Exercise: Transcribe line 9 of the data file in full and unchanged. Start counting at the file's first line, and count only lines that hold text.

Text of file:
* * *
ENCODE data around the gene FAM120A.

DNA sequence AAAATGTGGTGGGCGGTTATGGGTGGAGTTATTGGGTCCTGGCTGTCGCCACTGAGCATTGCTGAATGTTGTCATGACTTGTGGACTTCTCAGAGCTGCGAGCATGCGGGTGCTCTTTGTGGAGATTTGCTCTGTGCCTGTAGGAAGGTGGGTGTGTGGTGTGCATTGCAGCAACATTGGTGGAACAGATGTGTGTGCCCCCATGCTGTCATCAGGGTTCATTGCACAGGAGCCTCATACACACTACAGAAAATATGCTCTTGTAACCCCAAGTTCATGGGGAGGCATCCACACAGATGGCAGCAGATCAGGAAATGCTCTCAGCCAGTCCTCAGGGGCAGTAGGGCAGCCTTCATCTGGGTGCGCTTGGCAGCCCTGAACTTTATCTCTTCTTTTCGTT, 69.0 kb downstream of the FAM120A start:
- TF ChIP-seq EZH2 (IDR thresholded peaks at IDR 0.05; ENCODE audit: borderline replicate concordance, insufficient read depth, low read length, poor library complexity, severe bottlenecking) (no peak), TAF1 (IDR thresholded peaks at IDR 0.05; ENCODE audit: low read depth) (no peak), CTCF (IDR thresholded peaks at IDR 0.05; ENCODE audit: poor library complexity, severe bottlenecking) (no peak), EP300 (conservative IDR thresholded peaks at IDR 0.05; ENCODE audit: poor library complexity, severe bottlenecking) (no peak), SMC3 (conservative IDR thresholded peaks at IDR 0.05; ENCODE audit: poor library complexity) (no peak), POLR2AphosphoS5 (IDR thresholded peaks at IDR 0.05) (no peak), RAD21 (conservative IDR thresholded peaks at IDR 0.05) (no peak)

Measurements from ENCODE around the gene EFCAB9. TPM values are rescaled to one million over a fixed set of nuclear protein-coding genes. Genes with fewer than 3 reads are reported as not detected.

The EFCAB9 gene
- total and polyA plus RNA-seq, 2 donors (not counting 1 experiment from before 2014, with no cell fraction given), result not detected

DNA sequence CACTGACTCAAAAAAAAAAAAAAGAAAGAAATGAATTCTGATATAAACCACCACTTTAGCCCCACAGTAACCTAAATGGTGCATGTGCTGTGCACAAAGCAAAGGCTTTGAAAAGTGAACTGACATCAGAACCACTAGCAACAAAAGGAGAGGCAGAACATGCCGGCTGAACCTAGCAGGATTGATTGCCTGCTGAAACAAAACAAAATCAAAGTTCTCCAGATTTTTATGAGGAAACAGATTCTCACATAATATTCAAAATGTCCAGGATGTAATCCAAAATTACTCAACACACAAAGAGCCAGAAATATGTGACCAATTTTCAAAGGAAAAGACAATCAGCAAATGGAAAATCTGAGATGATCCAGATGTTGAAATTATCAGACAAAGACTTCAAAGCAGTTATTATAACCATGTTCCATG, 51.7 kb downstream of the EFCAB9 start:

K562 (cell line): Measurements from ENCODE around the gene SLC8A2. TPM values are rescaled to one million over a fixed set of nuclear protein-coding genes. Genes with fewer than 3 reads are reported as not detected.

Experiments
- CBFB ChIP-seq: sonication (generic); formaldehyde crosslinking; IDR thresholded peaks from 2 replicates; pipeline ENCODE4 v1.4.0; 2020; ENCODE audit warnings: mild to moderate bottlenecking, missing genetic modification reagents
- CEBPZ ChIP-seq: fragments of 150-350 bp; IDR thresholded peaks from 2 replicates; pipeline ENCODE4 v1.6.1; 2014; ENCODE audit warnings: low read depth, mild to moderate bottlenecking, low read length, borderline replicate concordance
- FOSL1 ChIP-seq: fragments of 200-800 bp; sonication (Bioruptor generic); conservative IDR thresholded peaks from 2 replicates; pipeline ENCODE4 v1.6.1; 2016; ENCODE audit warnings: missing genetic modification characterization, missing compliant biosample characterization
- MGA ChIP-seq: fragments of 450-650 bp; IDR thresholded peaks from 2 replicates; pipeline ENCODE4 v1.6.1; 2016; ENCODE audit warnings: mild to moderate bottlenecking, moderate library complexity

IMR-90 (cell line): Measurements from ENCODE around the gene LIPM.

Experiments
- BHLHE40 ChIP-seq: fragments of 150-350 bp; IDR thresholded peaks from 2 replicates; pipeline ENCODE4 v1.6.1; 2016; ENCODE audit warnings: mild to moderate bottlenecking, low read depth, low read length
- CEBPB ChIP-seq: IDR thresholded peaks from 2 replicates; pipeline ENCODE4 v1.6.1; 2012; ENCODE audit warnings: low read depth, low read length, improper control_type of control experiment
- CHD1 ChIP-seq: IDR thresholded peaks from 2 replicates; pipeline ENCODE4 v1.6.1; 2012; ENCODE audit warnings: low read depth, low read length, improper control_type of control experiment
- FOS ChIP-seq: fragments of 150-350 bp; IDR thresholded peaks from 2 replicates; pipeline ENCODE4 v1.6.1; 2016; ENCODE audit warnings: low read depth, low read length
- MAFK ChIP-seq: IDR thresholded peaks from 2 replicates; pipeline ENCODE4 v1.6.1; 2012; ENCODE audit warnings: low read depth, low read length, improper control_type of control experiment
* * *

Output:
Experiments